In Prince Hall Freemasonry Bailey became a District Deputy and his efforts in Masonic Instruction and Masonic Education became renowned. He headed up the first Grand Lodge Committee on Education and now 86 years old he can look back upon an illustrious Masonic career of 60 years.

It is difficult to know where you are going unless you know where you have been. The Hour Glass will prove to be a most valuable work for Prince Hall New York Masons to remember where they have been and to honor and treasure the memories of those who have gone before them.

It is vitally imperative that within the Craft records and archives are kept to show a clear path of what Freemasonry has stood for and what it has withstood throughout its history. Ezekiel Bey has been meticulous and detailed in his research for this book. The Hour Glass is both interesting and informative.

Not shy in expressing himself, Bey writes with a passion that jumps out at you from the pages of his book. His love for the Craft comes through loud and clear.

Moreover, Bey blazes a trail that other Prince Hall Grand Lodges should take. A chronicling of the history of any Grand Lodge casts in stone what defines that Masonic community and it is by such a work as this that a Grand Lodge can tackle the future with a mission statement in hand.

This is a monumental work that will be on every library shelf and in many a Mason’s bookcase. It should be in yours also.

The Four Crowned Ones

Quatuor Coronati LodgeFrom the World Exemplification of Freemasonry

The Four Crowned Ones

This grand overview is presented by Dr. John S. Wade, PM and W.M. of Quatuor Coronati Lodge, No. 2076, which meets under the United Grand Lodge of England. It covers the past, present, and future of the the Lodge of the Four Crowned Ones, and its links to Masonic scholarship and academia today.

Quatuor Coronati was founded in 1884 by nine Brethren to take an evidence-based approach to the study of Masonic history and research which was to replace the imaginative scholarship of earlier authors about the history of Freemasonry. This style of research would come to be called the ‘authentic school’ of Masonic research.

The Four Crowned Ones from WEOFM on Vimeo.

Fred Milliken,Freemason Information,The Beehive

What Is Masonic Intercourse?

Ezekiel M. Bey, FPS

What is “Masonic Intercourse” many Masons ask? The definition can mean many things and different authors have given their opinion as to the actual purpose of having it in our rituals.

In The Meaning of Masonic Obligation, PGM R.V. Harris of Nova Scotia defines Masonic Intercourse as, “…to refrain from Masonic Intercourse with outsiders, and with irregular Freemasons and to discountenance all irregularities and immoralities.”  Well, this is still not clear enough to define or determine its meaning.  The web-site, “The Beacon Light of Freemasonry”, gives another definition which states, “Masonic communication, or as it is alternately called, Masonic Intercourse, involves any type of communication involving sharing the secrets of masonry. Primarily, that is sitting in a tyled lodge session, which is any type of Masonic meeting where the general public is NOT allowed, or where the qualification for attendance is being a Mason.”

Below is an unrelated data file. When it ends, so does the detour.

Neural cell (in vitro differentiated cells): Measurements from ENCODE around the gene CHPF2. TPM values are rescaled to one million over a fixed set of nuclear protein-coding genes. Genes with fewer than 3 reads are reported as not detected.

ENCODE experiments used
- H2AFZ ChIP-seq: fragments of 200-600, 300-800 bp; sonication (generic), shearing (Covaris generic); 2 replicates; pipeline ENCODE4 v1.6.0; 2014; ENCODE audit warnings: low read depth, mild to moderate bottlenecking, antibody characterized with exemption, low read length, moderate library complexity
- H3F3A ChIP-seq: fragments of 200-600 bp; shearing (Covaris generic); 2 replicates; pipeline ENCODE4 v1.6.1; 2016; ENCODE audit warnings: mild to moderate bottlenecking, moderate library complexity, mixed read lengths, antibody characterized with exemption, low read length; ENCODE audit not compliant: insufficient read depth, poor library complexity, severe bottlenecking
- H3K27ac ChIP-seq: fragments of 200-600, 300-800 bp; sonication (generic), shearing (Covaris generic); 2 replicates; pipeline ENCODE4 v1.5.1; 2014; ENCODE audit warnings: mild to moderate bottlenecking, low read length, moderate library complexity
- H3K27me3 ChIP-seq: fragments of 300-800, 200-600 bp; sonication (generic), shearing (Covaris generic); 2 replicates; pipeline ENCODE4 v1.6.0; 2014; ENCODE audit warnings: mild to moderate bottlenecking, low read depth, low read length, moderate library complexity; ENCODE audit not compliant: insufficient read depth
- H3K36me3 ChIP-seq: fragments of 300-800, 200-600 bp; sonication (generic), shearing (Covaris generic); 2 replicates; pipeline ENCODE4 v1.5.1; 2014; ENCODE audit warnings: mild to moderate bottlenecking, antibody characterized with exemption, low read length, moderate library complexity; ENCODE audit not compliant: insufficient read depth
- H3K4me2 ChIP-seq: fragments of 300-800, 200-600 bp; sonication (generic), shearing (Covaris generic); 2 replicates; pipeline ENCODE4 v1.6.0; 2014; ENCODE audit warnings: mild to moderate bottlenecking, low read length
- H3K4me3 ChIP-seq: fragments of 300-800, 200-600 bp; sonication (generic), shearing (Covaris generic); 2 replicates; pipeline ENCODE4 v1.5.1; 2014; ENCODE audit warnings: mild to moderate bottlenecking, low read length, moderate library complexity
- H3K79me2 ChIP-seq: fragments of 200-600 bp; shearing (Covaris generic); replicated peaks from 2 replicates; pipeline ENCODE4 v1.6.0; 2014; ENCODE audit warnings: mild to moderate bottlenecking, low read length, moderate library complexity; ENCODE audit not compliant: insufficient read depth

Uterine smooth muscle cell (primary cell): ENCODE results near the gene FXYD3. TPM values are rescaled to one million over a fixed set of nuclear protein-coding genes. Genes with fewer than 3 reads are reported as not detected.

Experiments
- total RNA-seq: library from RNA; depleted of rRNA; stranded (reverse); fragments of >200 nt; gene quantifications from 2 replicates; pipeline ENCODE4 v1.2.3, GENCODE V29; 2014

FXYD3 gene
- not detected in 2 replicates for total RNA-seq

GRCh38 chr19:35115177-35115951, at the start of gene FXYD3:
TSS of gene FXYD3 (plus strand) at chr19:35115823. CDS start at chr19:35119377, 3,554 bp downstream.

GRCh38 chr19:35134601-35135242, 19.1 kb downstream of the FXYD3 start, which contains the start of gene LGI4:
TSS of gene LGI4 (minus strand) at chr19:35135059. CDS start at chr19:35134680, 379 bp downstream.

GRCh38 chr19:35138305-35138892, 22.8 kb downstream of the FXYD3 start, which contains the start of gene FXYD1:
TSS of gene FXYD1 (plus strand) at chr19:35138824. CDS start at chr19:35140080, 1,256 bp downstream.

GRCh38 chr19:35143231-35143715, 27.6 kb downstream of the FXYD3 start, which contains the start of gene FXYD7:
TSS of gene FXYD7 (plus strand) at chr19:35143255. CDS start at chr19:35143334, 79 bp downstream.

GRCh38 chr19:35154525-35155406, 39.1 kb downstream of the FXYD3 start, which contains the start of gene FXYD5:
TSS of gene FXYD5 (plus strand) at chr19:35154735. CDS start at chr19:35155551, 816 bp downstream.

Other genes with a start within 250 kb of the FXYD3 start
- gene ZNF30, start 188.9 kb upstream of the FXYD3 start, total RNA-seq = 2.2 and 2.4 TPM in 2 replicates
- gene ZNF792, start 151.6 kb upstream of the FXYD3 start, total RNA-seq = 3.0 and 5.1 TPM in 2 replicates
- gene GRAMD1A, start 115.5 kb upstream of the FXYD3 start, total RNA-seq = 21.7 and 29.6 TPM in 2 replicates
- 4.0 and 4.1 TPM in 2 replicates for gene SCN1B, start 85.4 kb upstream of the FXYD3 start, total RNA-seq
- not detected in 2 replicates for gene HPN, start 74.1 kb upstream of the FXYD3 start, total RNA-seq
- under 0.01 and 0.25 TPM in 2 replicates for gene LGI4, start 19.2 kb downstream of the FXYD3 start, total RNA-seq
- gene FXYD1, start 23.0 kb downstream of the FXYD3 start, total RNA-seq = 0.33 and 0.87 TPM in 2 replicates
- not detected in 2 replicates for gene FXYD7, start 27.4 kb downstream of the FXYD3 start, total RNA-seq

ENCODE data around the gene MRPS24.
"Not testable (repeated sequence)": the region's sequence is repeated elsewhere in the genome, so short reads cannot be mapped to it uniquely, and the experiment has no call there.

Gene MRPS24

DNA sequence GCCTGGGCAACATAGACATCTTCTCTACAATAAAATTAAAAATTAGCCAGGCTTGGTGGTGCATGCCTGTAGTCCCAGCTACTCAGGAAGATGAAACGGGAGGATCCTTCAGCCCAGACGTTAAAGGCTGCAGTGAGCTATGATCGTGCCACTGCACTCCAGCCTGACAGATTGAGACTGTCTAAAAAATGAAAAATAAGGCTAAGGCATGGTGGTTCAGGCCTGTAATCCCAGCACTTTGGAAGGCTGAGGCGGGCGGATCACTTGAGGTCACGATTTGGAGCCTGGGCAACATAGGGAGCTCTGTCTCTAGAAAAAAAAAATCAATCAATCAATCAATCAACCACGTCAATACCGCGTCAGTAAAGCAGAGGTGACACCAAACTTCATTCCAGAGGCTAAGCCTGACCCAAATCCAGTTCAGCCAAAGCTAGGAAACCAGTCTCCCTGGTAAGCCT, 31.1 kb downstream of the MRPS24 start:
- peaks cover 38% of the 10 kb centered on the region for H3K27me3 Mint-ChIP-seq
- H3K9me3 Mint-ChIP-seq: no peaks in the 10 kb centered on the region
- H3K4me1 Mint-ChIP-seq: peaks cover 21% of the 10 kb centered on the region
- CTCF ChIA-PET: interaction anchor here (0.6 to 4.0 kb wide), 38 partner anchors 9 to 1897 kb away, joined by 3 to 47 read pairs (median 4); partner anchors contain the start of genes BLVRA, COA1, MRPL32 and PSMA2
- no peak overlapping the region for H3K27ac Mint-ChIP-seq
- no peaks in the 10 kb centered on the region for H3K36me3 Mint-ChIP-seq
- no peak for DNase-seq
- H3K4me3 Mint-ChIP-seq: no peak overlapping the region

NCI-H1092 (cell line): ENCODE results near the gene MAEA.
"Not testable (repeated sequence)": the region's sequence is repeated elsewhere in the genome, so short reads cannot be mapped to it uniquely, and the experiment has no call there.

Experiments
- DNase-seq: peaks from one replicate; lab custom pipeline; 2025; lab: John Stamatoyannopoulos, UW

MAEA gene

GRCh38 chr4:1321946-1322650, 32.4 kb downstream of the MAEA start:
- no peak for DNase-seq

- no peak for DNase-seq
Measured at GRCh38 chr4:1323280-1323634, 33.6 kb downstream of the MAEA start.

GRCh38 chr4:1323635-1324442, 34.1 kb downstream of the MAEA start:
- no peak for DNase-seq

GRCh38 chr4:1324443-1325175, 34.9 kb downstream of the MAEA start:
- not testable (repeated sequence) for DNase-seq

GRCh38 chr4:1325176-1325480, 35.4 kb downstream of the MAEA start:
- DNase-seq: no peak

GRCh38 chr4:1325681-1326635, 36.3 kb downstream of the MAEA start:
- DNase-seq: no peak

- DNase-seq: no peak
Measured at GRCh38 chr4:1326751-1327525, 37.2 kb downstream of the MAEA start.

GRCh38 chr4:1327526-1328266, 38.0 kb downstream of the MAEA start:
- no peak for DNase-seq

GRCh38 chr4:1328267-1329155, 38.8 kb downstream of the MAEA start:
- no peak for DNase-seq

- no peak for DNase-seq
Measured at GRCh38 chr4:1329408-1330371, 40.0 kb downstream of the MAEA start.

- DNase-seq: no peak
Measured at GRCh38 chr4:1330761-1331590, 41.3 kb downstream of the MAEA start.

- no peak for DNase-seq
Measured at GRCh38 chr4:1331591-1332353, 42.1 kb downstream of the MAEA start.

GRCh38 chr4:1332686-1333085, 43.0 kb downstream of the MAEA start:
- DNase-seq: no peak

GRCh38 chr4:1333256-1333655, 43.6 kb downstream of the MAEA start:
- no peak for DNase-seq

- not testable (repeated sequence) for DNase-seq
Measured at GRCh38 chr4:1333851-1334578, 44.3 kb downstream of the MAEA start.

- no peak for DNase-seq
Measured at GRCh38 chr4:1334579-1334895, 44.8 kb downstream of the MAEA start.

The truth is that we must clearly and truly understand the difference in what we call “Masonry” vs. what some want to create out of it. There are two forms of Masonic Intercourse. There is the verbal (exoteric) which we are aware of, but many are not aware of non-verbal (esoteric) communication. The verbal is common understanding, as we would clearly understand that if you communicate with a clandestine (Bogus) Mason about the modes of recognition like passwords, grips and signs, you are in strict violation of your obligation. You can communicate verbally limited aspect of esoteric messages via words, but not many are Masonically educated enough to reach that level. Now, what we fail to realize that there is such a thing as non-verbal communication (esoteric). This is where some lose sight of the meaning of communication. Non-Verbal communication is a process by which information is exchanged between individuals through a common system of symbols, signs, behavior, dress or gathering.  It is to be in sync with one another for a common goal.  It is like a tuxedo ball.  Everyone is in sync until someone enters with jeans and sneakers.  As the jeans and sneaker guest walks in, a communication automatically is transmitted via a non-verbal transmission.  He is automatically out of place due to his appearance.  Non-Verbal communication does not always reveal a negative existence and is hidden in its esoteric engagement.  When we do not realize we are communicating or engaged in communication, we are blind of the effects it can cause.  Masonic Intercourse is an exchange of verbal and non-verbal communication between parties whether you are communicating with legal Masons or not.  Being invited to, accepting and attending in your Masonic regalia at a function such as an official Divine Service or St. John’s Day from a so-called Masonic group that is clandestine and irregular is Masonic Intercourse.